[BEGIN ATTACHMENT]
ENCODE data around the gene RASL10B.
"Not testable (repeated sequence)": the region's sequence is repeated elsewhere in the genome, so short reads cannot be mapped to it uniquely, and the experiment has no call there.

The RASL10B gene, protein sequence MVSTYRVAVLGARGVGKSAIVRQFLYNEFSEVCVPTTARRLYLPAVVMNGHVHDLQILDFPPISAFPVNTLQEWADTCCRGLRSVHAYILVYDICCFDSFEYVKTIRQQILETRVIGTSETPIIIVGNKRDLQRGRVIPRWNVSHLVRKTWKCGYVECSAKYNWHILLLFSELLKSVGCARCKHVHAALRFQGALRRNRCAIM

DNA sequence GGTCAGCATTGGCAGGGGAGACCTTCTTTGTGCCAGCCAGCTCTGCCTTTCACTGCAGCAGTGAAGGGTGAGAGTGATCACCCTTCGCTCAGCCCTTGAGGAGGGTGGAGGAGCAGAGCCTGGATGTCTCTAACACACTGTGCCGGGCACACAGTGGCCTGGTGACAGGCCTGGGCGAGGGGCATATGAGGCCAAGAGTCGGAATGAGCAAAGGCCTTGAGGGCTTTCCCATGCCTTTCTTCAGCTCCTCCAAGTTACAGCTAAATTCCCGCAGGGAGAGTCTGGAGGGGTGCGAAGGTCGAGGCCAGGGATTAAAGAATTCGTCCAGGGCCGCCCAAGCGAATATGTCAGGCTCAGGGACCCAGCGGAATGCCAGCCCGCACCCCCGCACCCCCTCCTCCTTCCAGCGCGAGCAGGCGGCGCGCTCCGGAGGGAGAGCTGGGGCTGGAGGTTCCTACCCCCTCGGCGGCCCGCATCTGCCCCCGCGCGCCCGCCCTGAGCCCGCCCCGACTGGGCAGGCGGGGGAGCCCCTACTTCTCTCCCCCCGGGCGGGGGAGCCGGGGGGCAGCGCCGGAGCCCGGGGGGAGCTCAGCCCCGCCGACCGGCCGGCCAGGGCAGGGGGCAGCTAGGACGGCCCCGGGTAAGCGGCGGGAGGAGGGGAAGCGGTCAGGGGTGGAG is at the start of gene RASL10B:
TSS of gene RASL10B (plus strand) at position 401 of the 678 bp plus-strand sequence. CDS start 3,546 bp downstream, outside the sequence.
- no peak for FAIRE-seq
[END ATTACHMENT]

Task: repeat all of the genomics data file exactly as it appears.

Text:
ENCODE data around the gene RASL10B.
"Not testable (repeated sequence)": the region's sequence is repeated elsewhere in the genome, so short reads cannot be mapped to it uniquely, and the experiment has no call there.

The RASL10B gene, protein sequence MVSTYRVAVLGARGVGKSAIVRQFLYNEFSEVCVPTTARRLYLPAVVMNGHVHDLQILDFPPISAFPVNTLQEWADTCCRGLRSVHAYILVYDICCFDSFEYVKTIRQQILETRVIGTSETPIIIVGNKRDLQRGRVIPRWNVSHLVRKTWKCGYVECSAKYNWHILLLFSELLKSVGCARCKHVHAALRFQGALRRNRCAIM

DNA sequence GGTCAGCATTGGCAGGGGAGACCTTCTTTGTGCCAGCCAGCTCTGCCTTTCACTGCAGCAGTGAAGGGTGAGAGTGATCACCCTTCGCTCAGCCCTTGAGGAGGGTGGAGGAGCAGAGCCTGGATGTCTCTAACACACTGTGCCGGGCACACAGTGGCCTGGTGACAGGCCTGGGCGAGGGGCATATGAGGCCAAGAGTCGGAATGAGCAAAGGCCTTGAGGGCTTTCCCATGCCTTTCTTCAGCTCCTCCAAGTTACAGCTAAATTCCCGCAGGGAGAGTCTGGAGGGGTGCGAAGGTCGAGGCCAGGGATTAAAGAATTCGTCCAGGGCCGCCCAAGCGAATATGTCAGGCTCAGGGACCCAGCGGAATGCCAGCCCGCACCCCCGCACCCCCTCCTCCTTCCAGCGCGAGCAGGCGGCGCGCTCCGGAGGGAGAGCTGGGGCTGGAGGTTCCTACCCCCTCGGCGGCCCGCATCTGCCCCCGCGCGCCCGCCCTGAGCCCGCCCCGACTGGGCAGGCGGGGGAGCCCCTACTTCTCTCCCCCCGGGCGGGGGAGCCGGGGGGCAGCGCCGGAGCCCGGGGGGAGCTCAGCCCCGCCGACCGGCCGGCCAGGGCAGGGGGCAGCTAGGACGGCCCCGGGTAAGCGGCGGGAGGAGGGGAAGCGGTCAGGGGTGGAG is at the start of gene RASL10B:
TSS of gene RASL10B (plus strand) at position 401 of the 678 bp plus-strand sequence. CDS start 3,546 bp downstream, outside the sequence.
- no peak for FAIRE-seq